Measuring upper body motion provides unique information about gait impairment in the early stages of Parkinson’s disease

  • Buckley C
  • Galna B
  • Rochester L
  • et al.
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1. Introduction Subtle changes in upper body motion during gait may be a marker of incipient pathology, intervention response and disease progression in Parkinson's disease (PD) [1]. It is unknown whether variables obtained from the upper body during gait are merely a reflection of lower body mechanics (as measured by spatiotemporal characteristics) or can provide novel additional information about PD. If unique information can be gained, it may improve the objective characterisation of PD gait in the early stages of the disease and so inform intervention strategies and accurately quantify their effect. 2. Research Question Can measuring upper body motion during gait provide unique information about PD gait from spatiotemporal characteristics; and can this information help classify people with early stage PD and age-matched controls independently of traditional spatiotemporal gait measurements? 3. Methods Seventy people with PD (69.2 ± 9.9 yr, Female: 23, UPDRS III: 36.9 ±12.3) and 64 age-matched controls (71.6± 6.8 yr, Female: 29) walked for two minutes around a 25m circuit. Sixteen spatiotemporal variables were measured using a 7m meter Gaitrite mat located along the circuit, and were selected a priori according a five-domain (pace, rhythm, variability, asymmetry and postural control) validated model of gait [2]. We measured upper body motion using three inertial sensors (128 Hz, APDM) located at the head, neck and pelvis. A broad range of characteristics were chosen based on previous gait literature and included the magnitude, smoothness, harmonicity, attenuation, regularity and symmetry of upper body motion. Upper body characteristics were calculated for anterio-posterior, mediolateral and vertical directions. This process resulted in 78 upper body variables [1,3]. Pearson's correlations were calculated to test how strongly upper body and spatio-temporal characteristics are correlated. Univariate receiver operator characteristic (ROC) curves were used to quantify how well each upper body and spatiotemporal characteristic could discriminate people with PD from controls. Binary logistic regression analysis was performed to determine whether the upper body variables provide additional discriminative information when combined with spatiotemporal characteristics. 4. Results The spatiotemporal characteristics relating to pace were strongly correlated with regularity (r = 0.72), and mildly correlated with symmetry (r = 0.55). Rhythm was mildly correlated with magnitude and smoothness (r = 0.33, for both). Apart from these exceptions, upper and lower body gait domains did not significantly correlate. The univariate analysis showed that 44 of the 78 upper body variables significantly discriminated PD from control participants (p < .05). When the 16 spatiotemporal characteristics were entered (forward stepwise) into a binary logistic regression, the model classified group membership with 74% accuracy. Upper body variables resulted in a model with 83% accuracy. When spatiotemporal characteristics entered the model first and upper body variables were added as a second step, the latter variables significantly contributed (p < .001) to an increase of 16% in the accuracy of the prediction model (from 74% to 90%). 5. Discussion Most upper body variables provided additional and unique information about PD gait with respect to traditional spatiotemporal variables obtained from the lower body. Multivariate analyses showed that this additional information was beneficial in discriminating early PD from controls. We recommend measuring upper body motion in conjunction to traditional spatiotemporal characteristics will help characterise PD gait in a more holistic manner.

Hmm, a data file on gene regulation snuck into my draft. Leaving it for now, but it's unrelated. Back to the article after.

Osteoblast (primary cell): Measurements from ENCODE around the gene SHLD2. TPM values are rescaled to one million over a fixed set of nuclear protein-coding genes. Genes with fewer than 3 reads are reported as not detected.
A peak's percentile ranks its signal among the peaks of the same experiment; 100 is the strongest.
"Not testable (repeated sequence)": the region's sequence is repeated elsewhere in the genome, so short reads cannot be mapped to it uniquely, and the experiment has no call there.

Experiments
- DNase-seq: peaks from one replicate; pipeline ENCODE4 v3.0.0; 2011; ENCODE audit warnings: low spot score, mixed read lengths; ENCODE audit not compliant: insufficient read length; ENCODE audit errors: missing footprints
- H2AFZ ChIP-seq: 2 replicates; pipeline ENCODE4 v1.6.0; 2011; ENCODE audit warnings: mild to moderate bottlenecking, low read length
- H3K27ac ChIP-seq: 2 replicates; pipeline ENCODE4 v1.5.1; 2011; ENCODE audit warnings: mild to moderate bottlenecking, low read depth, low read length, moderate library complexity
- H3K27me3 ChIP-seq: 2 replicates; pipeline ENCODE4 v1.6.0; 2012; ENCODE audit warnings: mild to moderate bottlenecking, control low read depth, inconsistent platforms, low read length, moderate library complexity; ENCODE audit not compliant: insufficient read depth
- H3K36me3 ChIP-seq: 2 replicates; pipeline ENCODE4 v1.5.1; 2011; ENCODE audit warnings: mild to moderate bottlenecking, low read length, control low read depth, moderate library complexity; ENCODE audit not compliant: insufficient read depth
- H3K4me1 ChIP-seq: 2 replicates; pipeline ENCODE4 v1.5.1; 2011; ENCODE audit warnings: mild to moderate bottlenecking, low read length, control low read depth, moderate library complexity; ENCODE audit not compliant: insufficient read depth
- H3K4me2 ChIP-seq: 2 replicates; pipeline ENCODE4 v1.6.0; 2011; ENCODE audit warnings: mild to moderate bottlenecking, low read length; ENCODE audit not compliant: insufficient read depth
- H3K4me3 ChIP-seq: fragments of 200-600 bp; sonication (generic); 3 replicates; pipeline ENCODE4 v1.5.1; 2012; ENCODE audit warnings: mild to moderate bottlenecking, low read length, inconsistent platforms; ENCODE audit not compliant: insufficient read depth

Buckley, C., Galna, B., Rochester, L., & Mazzà, C. (2017). Measuring upper body motion provides unique information about gait impairment in the early stages of Parkinson’s disease. Gait & Posture, 57, 15–16.

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